Monday, February 20, 2017

DOUBLE-EDGED SWORD

Rain…rain…rain…glorious rain for drought-ridden California!

Our  multi-year drought may well be coming to an end -- at least as far as surface water, streams, creeks,  rivers, lakes, reservoirs, mountain snow packs are concerned.  

Some experts say we shouldn’t be too optimistic, too soon.   Not only do we depend on surface water, but underground are aquifers, some shallow, others extremely deep that fill more slowly.   Our towns and cities are drawing increasing amounts of water from the aquifers, depleting them, due to more irrigation and industrial use.    

They say some agricultural areas may never completely recover to pre-drought levels.   Ground water will stay low leaving some wells stranded causing increased pumping costs for years and maybe decades.   

There are even more long term effects on California’s forests which have been depleted of water.   Warmer temperature trends continuing could permanently alter the ecology.  Populations of native fish eliminated will need years to recover since their ecosystems have been altered by the drought. 

We’re told we should think of California as a dry place with permanent water shortages.   Landscaping designed to not require a lot of watering is needed.  Conserving and not wasting water needs to be our way of life.  Increasingly, this may be true in other states, too.

But rain is not wonderful for all .....

Snow welcomed in our Southern California mountains has seen a couple avalanches burying skiers ….

Hikers requiring helicopter rescues.

All this rain, which is predicted to continue through this month, in our normal rainy period, has brought disaster to many. 

The drought all these years dried so much greenery.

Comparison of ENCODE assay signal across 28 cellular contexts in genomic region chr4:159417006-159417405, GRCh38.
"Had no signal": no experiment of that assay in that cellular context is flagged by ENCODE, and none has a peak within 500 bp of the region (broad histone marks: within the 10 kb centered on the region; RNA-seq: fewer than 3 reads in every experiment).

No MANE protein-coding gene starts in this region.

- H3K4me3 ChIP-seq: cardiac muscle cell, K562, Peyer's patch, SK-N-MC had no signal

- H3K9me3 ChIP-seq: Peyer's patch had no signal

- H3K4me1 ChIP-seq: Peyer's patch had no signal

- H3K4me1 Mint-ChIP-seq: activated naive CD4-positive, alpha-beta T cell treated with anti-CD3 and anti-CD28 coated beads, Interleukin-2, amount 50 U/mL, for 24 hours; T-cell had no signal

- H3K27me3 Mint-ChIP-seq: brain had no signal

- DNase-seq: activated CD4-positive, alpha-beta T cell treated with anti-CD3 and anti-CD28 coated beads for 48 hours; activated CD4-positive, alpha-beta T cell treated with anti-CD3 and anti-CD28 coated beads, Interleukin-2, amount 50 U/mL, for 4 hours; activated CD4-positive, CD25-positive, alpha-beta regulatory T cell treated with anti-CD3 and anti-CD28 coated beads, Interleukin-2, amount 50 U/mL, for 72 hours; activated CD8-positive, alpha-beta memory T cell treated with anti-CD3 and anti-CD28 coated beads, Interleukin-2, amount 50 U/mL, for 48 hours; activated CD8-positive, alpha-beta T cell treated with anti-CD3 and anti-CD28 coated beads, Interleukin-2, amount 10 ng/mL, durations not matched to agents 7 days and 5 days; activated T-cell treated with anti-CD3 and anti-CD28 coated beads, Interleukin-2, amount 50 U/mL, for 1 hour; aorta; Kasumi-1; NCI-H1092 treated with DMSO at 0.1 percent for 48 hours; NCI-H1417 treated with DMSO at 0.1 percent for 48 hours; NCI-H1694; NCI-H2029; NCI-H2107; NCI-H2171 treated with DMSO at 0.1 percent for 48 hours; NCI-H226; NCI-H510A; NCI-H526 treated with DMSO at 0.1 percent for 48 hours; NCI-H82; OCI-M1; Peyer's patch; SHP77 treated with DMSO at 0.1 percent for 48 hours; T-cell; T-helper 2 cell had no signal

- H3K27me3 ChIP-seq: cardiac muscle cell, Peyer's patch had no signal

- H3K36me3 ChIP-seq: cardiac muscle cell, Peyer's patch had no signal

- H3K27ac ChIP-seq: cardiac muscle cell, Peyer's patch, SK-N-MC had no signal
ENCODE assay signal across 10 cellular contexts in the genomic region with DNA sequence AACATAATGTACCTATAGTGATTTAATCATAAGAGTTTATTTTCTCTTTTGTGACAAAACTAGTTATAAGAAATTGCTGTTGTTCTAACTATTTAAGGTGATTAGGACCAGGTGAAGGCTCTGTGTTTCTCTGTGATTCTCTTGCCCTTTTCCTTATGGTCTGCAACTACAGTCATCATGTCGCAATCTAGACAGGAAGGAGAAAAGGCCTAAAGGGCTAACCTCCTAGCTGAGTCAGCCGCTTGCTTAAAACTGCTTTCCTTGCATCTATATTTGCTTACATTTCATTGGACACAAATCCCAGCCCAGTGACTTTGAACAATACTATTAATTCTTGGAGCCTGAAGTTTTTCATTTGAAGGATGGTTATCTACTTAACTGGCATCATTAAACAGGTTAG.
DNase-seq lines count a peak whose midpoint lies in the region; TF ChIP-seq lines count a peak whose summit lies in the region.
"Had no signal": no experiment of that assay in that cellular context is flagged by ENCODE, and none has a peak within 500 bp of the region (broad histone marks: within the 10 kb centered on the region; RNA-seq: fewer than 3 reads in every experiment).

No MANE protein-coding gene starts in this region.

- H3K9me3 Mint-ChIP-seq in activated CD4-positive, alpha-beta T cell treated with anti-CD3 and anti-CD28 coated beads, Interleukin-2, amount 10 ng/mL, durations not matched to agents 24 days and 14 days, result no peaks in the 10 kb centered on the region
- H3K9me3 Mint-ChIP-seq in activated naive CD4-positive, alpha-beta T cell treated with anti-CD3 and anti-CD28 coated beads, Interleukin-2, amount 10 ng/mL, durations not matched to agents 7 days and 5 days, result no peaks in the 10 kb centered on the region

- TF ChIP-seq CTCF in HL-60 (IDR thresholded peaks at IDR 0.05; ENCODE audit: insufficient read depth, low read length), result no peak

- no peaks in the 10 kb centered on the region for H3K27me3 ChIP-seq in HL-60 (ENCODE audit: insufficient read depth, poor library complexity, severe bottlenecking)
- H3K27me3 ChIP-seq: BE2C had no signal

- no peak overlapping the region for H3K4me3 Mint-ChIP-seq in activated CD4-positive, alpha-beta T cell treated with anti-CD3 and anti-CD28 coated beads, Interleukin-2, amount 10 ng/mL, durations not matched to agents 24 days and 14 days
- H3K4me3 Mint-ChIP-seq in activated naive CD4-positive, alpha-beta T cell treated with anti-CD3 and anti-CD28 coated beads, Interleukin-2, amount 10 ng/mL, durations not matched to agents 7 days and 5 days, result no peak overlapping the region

Fires consumed more -- stripping ground cover from the mountainsides. 

Mudslides ensued – threatening lives -- necessitating evacuations.   Some homes destroyed – causing family heartbreak.  

Huge old trees uprooted, falling on cars, homes, and even a few people, as tonight’s news reports a young girl found by her family under a fallen tree when she didn’t arrive at a neighbors to walk their dog.   She's hospitalized in critical condition.   

A few sink holes developed -- consuming houses or vehicles such as a van and car in last night’s news – but both drivers rescued. 

Floods – sweeping cars away -- causing others to be stranded – needing rescuing. 

Unfortunately, in all these events there have been some injuries and a few lives lost. 

My immediate community has not incurred instances of high winds, water devastation, uprooted trees, as far as I know.  Only ten minutes drive west, mud slides from fire-stripped mountain sides have been a concern for several years -- with every rain they have evacuation alerts.

More rain is coming that I welcome here, but I hope others are spared tragedy. 



21 comments:

  1. Those of us who live in areas where water is not in short supply are spoiled and have little understand of what it's like to live under restrictions and worries about droughts, mudslides and fires. Thanks for letting us see the issue from a view on the ground, from an average person living the life.

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    1. Having lived many years of my life in the Midwest Great Lakes area where there was an abundance of water, I, understand what you're saying. Our first home there years ago had a well and a cistern which could present water concerns sometimes even where lots of rain.

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  2. We've had heavy rains recently and although the PNW is known for being rainy, it isn't always. An inch of rain all at once can be a mess and 6" in a short period of time takes our creeks and rivers out of their banks. When we get really bad flooding, like California is experiencing, it's usually too fast snow melt. Living on a creek, we keep a close eye on what is happening.